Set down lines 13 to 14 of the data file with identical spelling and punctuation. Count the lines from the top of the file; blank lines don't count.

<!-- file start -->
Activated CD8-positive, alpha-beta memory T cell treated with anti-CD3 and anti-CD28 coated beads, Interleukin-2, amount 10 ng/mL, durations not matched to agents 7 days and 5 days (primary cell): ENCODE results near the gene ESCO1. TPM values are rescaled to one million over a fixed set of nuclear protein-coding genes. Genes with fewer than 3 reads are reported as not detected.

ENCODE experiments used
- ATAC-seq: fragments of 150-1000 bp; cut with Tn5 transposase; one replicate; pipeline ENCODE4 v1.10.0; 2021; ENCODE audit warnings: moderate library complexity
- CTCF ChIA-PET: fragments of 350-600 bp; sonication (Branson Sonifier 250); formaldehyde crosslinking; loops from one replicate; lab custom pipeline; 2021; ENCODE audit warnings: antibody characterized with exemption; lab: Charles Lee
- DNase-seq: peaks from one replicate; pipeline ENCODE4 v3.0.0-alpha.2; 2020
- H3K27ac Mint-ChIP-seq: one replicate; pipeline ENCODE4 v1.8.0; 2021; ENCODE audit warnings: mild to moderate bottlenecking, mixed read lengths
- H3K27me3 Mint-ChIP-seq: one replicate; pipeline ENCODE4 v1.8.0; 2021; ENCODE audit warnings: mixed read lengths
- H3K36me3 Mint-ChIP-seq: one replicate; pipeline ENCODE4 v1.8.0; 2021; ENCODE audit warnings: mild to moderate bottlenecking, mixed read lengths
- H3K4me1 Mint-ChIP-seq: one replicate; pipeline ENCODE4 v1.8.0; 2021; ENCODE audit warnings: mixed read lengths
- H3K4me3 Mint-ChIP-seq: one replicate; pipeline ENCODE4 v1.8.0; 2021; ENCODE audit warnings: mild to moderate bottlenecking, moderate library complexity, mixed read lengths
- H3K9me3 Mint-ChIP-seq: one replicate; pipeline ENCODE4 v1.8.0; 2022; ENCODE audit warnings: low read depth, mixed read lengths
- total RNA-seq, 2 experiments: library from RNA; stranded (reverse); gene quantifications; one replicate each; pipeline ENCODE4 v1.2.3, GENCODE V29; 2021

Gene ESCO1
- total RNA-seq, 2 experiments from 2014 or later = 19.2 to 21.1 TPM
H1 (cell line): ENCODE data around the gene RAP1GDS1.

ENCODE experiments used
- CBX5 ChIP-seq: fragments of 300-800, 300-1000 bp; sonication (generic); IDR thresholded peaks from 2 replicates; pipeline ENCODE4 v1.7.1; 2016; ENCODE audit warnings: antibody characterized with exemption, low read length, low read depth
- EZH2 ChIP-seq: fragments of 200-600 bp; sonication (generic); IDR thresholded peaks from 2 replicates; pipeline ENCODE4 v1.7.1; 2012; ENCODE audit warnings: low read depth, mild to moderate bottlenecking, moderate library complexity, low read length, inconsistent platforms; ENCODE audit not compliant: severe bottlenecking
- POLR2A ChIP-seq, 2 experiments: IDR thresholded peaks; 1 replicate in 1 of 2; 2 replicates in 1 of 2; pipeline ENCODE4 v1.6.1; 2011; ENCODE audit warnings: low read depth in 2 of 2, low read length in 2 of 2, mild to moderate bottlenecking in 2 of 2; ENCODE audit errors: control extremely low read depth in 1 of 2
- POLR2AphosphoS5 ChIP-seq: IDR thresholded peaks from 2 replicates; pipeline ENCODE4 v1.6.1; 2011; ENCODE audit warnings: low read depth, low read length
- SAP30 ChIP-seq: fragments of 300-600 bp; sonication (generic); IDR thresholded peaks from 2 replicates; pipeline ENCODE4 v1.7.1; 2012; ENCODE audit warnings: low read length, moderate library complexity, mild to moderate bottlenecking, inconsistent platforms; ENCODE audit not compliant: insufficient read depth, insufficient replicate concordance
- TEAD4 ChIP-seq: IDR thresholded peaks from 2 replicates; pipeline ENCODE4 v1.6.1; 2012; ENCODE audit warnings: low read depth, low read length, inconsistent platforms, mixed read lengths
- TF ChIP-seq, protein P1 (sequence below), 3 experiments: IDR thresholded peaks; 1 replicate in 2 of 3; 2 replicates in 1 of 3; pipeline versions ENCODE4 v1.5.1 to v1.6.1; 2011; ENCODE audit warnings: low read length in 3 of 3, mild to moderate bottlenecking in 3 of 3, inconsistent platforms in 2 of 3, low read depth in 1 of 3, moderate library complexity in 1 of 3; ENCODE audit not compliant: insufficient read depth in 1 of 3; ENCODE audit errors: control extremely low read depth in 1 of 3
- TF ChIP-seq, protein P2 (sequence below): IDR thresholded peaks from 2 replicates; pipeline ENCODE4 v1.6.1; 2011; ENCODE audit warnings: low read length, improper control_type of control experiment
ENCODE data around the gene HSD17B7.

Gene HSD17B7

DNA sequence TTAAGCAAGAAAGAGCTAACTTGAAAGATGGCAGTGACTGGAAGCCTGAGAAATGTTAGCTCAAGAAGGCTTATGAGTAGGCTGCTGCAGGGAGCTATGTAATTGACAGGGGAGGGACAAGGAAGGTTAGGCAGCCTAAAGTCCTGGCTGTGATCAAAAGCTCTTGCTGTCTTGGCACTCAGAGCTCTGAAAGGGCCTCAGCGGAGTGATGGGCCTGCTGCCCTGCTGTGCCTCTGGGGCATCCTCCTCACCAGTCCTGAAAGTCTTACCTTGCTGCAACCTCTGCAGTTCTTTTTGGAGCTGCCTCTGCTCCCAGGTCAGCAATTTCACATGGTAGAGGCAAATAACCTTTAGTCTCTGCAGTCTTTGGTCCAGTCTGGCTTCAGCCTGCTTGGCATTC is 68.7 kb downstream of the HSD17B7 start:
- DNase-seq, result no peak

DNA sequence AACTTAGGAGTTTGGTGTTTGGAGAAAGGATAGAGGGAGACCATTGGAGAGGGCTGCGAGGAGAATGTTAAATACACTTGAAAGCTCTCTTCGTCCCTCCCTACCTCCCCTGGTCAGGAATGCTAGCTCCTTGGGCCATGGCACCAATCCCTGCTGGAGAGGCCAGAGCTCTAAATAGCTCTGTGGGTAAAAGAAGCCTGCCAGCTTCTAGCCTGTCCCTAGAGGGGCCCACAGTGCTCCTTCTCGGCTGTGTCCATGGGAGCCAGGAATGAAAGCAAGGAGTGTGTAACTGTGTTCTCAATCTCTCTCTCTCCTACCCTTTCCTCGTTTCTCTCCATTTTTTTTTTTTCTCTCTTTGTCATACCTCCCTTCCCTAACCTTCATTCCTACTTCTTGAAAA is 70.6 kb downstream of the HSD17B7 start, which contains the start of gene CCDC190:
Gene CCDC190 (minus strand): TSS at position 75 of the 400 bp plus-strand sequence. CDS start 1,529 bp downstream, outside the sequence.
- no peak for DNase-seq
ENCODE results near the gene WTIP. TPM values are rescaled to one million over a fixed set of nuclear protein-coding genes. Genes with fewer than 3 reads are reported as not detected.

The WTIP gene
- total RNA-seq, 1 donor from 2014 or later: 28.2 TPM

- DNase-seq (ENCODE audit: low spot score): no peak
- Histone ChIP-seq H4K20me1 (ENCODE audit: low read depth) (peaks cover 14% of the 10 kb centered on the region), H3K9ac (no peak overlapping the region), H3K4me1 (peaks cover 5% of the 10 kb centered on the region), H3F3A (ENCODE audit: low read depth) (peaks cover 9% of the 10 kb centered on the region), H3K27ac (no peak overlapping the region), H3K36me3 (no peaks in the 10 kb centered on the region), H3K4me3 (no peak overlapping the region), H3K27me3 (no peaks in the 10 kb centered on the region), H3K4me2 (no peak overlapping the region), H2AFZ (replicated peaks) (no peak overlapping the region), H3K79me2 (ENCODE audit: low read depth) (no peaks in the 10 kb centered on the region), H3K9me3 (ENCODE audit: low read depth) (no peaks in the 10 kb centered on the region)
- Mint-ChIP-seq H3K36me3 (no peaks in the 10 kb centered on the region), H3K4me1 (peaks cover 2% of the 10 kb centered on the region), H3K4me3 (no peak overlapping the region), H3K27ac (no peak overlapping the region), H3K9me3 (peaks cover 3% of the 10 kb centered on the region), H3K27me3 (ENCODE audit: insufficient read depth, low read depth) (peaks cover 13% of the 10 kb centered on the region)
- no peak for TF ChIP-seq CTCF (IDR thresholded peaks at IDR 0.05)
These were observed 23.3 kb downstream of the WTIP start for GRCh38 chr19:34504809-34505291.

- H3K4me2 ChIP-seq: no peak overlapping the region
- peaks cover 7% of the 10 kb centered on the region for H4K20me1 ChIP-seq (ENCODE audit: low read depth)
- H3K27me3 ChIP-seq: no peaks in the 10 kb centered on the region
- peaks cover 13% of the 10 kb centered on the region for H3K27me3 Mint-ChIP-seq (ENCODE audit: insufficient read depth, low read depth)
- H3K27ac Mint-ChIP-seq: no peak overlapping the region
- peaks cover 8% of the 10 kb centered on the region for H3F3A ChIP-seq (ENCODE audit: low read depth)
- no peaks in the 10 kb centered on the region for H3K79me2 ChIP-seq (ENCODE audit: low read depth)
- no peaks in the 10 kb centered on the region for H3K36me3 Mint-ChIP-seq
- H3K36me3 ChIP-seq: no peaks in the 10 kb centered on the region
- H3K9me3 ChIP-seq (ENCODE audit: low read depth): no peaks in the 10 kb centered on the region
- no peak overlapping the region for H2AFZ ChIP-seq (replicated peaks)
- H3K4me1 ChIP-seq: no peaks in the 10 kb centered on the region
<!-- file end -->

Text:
Gene ESCO1
- total RNA-seq, 2 experiments from 2014 or later = 19.2 to 21.1 TPM